Do you know that our property industry is facing a major disruption? And Big Data will be playing a major role in this disruption, similar to what is happening now in the finance, media, healthcare and manufacturing sectors?
What’s the big deal about Big Data?
In the age of IoT (Internet of Things), the transfer of data among connected devices is much more complex than humans can handle. Big Data is the capture and analysis of huge amount of structured or unstructured data to discover trends or patterns useful to organizations.
We generate new property data every day from different public or private sources – land sales, new projects, property listings, sales transactions, rental contracts, management fees, property taxes, housing loans, etc.
- How can we capture, integrate and analyze all these data to provide actionable insights in real-time?
- How can we offer transparent information to property buyers and investors to help them spot opportunities, reduce risks, and make better purchase decisions?
- How can we create powerful insights to stakeholders in the property industry to help them improve business practices, reduce costs and increase efficiency?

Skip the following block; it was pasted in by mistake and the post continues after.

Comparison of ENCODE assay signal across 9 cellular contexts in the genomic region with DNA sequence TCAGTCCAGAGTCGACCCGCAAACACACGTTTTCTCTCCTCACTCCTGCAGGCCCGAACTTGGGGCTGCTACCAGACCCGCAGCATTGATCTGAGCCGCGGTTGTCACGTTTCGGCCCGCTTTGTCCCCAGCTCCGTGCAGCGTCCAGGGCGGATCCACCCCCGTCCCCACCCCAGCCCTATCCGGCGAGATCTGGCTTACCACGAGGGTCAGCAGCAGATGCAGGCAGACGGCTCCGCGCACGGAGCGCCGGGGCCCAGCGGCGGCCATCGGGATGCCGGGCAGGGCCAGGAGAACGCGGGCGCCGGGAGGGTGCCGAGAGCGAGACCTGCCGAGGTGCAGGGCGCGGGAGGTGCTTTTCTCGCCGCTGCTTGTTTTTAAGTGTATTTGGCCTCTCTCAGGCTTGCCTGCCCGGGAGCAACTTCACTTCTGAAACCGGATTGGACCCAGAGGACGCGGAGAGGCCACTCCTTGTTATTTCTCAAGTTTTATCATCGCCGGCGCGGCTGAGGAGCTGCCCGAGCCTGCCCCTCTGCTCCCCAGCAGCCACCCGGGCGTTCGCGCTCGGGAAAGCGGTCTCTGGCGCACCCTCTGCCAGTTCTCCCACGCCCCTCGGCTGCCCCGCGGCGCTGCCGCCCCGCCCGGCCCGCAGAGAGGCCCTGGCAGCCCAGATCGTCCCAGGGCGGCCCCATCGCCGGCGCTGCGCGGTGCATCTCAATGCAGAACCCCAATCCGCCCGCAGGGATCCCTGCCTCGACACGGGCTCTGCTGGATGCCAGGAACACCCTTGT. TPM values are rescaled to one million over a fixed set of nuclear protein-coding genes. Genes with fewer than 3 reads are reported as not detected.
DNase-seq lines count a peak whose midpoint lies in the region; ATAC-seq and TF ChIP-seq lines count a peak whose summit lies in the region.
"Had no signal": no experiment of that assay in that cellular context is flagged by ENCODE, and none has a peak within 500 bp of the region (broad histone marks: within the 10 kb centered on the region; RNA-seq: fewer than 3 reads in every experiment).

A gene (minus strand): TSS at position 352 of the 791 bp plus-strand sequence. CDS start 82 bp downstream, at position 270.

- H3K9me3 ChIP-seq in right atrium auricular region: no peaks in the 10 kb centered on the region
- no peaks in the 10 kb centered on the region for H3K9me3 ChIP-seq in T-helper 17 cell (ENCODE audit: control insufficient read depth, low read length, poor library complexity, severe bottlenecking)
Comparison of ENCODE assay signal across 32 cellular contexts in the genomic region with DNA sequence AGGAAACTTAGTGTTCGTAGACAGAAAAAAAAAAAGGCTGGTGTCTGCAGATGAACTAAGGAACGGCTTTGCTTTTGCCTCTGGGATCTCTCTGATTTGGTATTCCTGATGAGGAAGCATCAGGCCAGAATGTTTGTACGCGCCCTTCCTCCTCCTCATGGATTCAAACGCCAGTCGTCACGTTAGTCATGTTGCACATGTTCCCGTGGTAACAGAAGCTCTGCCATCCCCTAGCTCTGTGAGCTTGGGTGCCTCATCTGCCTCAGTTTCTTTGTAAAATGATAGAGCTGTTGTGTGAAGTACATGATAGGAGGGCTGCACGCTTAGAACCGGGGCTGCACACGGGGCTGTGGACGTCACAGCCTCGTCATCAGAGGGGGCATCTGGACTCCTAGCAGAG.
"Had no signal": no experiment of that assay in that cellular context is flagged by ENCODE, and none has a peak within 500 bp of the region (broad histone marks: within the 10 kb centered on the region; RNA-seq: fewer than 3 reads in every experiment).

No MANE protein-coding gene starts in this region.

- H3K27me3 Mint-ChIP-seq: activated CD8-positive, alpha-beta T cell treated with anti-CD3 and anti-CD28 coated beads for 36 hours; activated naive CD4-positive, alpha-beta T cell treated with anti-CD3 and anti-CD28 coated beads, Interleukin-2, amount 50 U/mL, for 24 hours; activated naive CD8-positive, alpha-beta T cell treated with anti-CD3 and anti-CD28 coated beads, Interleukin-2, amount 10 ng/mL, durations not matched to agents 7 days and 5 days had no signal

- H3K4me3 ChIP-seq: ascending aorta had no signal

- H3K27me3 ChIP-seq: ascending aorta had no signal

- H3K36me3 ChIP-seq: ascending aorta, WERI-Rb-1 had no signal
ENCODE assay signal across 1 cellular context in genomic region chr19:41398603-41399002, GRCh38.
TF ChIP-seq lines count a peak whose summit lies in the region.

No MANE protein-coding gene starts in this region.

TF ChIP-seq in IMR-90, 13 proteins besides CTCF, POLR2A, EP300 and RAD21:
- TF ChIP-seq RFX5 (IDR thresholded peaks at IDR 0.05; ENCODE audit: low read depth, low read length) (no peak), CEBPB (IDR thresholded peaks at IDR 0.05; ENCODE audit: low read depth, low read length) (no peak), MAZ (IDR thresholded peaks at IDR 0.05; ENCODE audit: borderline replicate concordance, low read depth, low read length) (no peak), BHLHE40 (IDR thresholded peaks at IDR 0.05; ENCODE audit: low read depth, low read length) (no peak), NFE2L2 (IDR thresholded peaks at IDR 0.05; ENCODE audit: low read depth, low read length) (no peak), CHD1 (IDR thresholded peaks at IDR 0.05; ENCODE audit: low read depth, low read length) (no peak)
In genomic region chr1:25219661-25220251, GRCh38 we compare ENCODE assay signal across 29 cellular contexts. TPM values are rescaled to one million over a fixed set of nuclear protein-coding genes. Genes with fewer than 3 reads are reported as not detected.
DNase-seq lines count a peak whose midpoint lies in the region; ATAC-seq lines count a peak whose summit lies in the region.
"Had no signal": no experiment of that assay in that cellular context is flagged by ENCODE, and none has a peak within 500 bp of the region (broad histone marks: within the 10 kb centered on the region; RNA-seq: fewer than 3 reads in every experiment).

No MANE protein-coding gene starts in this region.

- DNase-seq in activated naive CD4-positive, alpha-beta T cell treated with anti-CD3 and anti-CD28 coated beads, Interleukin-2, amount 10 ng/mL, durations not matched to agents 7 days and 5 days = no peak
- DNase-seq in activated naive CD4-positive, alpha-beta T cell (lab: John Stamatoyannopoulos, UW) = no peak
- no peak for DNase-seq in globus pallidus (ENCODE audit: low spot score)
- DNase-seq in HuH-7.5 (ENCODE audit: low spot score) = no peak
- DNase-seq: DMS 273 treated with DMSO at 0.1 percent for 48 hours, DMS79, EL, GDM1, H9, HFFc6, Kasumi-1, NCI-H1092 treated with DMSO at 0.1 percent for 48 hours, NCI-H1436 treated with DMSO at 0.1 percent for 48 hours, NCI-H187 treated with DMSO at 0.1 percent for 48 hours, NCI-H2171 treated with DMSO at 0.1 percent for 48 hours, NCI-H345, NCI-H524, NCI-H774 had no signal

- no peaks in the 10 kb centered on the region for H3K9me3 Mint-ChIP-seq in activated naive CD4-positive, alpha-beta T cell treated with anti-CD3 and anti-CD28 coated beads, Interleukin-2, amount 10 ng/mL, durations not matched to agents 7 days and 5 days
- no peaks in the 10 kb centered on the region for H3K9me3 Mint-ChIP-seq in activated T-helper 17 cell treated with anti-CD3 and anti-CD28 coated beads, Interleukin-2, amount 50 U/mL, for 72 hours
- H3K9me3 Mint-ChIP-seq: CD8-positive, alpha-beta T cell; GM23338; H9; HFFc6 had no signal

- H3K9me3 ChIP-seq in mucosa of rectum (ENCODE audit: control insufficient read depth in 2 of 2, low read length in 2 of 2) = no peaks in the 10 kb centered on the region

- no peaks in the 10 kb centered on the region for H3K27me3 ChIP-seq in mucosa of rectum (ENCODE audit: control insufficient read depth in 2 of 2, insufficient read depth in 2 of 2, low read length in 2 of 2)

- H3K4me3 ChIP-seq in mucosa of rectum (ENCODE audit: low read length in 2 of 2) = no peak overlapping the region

Turning Big Data into big benefits
There are five ways that Big Data can transform Singapore’s property market in the future.
1. User-defined Searches
Today there is still much room for improvement for property portals’ search engines to match buyers and sellers. Users are likely to give up halfway through their searches due to frustrations from irrelevant results and lack of insights.
- There is information on project background, photos and videos of the property. But are there timely and honest reviews or recommendations from current or past residents to help users make that buy decision?
- Property investors can find current market value and recent transactions in the past two years. But can the data help to spot market trends, highlight best buys or pinpoint current opportunities?